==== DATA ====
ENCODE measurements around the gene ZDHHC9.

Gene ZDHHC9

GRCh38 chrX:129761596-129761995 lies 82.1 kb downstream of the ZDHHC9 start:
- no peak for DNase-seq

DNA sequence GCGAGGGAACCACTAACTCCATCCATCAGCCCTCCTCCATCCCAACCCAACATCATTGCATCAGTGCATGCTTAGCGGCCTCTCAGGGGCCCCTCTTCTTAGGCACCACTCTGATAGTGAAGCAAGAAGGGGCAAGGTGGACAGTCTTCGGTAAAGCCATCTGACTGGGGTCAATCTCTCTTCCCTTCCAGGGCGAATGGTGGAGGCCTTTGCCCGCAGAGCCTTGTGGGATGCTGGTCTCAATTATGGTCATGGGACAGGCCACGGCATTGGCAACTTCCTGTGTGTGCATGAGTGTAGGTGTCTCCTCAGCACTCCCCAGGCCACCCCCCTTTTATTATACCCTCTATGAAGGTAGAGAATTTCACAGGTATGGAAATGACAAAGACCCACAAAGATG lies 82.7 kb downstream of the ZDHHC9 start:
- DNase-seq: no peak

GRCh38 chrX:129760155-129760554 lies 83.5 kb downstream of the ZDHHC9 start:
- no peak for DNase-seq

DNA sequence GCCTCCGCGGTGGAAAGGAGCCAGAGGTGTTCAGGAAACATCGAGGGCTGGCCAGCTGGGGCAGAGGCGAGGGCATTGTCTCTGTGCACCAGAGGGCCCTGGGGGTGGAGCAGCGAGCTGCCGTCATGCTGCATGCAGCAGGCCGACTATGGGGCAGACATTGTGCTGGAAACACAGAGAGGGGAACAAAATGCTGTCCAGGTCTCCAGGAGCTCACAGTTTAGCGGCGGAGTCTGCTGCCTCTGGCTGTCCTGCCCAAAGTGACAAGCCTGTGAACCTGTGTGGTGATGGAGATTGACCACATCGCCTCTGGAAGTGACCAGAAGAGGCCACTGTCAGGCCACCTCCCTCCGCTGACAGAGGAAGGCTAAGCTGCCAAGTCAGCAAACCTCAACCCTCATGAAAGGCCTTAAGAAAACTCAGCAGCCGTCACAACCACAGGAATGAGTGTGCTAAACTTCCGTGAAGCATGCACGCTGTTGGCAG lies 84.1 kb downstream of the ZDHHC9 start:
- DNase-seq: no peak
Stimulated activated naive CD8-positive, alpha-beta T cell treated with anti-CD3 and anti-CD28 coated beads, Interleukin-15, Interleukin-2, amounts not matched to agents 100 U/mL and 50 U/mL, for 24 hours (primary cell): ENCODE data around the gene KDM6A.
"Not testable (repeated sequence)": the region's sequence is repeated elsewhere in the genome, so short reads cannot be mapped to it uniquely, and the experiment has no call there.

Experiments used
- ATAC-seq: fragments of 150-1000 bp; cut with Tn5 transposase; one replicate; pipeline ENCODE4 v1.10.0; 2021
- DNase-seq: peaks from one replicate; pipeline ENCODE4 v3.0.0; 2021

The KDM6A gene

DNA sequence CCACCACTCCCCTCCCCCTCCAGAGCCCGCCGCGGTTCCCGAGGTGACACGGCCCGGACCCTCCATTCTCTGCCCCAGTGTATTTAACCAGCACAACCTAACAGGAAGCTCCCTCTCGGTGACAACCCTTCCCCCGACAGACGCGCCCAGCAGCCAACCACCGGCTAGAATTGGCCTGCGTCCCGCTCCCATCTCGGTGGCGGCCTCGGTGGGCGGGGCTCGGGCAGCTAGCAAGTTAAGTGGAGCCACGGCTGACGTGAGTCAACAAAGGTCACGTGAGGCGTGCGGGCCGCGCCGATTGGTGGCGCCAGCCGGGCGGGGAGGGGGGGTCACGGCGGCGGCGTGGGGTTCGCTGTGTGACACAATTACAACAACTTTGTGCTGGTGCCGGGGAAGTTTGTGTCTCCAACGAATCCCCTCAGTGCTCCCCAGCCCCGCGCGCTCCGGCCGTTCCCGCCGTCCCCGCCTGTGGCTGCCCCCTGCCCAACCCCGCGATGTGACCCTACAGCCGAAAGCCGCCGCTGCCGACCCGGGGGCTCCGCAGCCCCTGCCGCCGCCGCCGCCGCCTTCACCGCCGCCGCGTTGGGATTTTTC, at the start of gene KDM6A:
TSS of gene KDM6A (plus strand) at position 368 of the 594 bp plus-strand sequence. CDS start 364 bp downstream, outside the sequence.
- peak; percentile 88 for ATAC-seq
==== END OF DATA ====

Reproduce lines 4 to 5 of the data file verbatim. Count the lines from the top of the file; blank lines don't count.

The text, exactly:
- no peak for DNase-seq

DNA sequence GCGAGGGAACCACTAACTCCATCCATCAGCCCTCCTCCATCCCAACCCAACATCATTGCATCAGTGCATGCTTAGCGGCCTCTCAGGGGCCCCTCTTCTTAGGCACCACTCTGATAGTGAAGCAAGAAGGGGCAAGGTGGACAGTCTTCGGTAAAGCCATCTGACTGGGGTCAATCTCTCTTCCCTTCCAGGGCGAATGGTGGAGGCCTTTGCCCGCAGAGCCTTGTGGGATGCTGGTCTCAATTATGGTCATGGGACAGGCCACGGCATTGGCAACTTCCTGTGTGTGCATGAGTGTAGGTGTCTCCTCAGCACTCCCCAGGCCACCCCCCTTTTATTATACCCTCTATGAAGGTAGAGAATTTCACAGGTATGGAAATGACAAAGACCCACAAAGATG lies 82.7 kb downstream of the ZDHHC9 start: